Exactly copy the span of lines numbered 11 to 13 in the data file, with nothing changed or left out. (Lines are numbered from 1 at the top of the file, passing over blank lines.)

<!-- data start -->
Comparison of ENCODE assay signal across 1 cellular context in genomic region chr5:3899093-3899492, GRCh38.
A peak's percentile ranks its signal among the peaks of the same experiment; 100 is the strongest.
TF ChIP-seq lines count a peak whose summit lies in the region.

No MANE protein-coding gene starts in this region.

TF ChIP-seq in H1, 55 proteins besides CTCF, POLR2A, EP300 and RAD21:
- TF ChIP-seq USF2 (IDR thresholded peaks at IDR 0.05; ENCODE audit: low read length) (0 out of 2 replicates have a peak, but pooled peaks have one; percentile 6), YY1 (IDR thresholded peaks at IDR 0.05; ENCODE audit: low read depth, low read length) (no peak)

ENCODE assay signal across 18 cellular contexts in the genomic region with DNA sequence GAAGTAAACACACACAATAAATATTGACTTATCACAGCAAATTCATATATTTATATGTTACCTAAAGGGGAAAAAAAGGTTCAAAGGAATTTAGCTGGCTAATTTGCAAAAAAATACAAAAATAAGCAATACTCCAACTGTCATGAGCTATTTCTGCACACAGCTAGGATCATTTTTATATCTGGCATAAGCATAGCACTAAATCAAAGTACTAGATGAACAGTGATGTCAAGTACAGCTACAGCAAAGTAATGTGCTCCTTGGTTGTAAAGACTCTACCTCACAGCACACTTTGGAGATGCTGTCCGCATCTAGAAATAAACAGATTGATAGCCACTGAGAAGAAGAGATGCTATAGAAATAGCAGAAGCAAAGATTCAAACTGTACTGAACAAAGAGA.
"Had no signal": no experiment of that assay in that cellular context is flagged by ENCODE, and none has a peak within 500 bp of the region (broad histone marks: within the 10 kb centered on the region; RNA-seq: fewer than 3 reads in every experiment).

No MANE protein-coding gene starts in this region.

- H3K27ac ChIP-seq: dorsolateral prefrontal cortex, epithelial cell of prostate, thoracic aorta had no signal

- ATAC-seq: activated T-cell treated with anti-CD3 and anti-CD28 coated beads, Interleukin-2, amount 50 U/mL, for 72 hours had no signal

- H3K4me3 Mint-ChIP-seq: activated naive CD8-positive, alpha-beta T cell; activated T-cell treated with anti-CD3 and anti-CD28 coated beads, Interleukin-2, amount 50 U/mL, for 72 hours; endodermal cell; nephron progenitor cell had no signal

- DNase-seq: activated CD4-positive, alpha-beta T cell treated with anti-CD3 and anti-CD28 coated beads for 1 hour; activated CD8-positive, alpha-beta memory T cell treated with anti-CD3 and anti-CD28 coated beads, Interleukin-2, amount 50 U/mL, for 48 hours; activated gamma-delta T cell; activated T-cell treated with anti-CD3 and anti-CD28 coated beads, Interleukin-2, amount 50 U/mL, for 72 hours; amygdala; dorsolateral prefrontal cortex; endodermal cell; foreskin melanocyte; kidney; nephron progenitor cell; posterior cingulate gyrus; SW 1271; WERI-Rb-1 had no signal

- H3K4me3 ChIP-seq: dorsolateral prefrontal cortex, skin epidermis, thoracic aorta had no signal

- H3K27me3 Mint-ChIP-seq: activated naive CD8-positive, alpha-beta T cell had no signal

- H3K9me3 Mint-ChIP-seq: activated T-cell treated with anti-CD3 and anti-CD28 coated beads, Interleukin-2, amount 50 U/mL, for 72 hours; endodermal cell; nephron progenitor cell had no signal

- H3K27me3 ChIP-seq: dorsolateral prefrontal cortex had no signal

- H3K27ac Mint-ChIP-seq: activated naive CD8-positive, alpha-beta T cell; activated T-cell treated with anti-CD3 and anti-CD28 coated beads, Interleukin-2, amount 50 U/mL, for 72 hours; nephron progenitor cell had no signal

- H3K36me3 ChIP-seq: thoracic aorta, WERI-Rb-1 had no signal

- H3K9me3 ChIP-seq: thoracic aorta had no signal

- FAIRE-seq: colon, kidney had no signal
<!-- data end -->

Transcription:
- ATAC-seq: activated T-cell treated with anti-CD3 and anti-CD28 coated beads, Interleukin-2, amount 50 U/mL, for 72 hours had no signal

- H3K4me3 Mint-ChIP-seq: activated naive CD8-positive, alpha-beta T cell; activated T-cell treated with anti-CD3 and anti-CD28 coated beads, Interleukin-2, amount 50 U/mL, for 72 hours; endodermal cell; nephron progenitor cell had no signal

- DNase-seq: activated CD4-positive, alpha-beta T cell treated with anti-CD3 and anti-CD28 coated beads for 1 hour; activated CD8-positive, alpha-beta memory T cell treated with anti-CD3 and anti-CD28 coated beads, Interleukin-2, amount 50 U/mL, for 48 hours; activated gamma-delta T cell; activated T-cell treated with anti-CD3 and anti-CD28 coated beads, Interleukin-2, amount 50 U/mL, for 72 hours; amygdala; dorsolateral prefrontal cortex; endodermal cell; foreskin melanocyte; kidney; nephron progenitor cell; posterior cingulate gyrus; SW 1271; WERI-Rb-1 had no signal